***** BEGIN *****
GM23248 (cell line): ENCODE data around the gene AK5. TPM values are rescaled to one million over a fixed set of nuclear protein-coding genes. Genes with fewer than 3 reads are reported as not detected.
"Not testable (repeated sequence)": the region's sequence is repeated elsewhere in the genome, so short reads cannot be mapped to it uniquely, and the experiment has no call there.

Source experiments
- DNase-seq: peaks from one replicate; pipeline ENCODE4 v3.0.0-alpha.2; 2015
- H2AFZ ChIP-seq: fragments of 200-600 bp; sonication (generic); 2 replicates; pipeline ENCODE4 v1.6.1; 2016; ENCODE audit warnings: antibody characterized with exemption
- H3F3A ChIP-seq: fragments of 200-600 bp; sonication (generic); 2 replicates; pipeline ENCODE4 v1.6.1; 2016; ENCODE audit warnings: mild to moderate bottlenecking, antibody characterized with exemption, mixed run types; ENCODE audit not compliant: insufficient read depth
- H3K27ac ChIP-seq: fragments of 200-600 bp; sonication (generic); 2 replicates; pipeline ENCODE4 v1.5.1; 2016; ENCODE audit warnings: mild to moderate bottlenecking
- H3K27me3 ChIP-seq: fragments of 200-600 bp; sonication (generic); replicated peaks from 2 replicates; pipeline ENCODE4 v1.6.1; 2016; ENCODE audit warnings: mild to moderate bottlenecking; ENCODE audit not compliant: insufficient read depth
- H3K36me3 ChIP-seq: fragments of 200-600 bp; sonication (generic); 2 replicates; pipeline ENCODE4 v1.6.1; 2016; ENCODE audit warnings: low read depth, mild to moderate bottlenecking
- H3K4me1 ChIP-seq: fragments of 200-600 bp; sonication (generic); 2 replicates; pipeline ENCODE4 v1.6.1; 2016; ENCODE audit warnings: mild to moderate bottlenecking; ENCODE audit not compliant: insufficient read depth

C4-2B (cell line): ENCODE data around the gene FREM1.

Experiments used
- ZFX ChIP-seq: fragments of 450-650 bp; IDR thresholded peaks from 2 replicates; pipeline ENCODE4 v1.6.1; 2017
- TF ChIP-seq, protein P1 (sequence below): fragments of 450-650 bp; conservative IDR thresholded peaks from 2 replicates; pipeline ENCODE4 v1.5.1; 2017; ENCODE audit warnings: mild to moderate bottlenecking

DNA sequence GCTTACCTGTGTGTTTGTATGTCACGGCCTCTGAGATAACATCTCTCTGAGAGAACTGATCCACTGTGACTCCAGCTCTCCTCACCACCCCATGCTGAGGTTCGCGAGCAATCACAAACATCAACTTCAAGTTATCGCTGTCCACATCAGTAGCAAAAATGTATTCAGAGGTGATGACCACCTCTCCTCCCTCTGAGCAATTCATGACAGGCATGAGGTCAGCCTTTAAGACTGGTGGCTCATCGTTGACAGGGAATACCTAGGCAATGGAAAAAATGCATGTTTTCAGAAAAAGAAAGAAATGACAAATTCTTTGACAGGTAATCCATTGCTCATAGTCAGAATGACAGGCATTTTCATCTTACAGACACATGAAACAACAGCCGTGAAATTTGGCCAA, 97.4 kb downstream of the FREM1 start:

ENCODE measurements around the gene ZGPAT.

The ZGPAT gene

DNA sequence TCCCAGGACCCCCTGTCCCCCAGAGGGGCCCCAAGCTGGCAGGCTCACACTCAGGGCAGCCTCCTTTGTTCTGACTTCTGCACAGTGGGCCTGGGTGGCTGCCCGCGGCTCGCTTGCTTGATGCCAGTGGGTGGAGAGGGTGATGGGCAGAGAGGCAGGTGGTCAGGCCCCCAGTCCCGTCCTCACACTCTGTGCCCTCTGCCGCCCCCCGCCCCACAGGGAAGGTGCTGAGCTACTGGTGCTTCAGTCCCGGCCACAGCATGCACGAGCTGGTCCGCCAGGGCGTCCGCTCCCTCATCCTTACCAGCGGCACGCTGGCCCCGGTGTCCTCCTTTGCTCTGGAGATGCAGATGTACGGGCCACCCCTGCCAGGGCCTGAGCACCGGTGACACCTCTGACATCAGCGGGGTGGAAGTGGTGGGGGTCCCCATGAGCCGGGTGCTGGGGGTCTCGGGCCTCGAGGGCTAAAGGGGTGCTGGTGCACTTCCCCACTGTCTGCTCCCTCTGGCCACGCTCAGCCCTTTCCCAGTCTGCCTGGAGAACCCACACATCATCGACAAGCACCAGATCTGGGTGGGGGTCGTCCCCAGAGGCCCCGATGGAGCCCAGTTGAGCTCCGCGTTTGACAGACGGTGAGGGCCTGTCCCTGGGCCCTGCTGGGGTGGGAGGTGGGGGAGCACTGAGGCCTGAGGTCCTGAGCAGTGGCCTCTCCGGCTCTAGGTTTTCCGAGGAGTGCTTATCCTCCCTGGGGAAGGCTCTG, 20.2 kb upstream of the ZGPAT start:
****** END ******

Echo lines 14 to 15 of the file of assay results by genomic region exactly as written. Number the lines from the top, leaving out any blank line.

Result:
- TF ChIP-seq, protein P1 (sequence below): fragments of 450-650 bp; conservative IDR thresholded peaks from 2 replicates; pipeline ENCODE4 v1.5.1; 2017; ENCODE audit warnings: mild to moderate bottlenecking

DNA sequence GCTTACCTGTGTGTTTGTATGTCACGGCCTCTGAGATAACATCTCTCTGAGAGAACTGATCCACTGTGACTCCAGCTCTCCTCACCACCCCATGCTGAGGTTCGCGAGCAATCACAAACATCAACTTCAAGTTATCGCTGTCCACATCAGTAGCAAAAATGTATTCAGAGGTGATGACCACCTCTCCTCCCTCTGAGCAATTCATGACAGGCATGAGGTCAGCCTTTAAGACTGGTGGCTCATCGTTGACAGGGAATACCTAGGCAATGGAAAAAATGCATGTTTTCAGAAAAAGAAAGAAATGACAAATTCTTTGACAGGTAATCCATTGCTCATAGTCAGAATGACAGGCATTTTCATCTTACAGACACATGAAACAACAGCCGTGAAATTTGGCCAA, 97.4 kb downstream of the FREM1 start: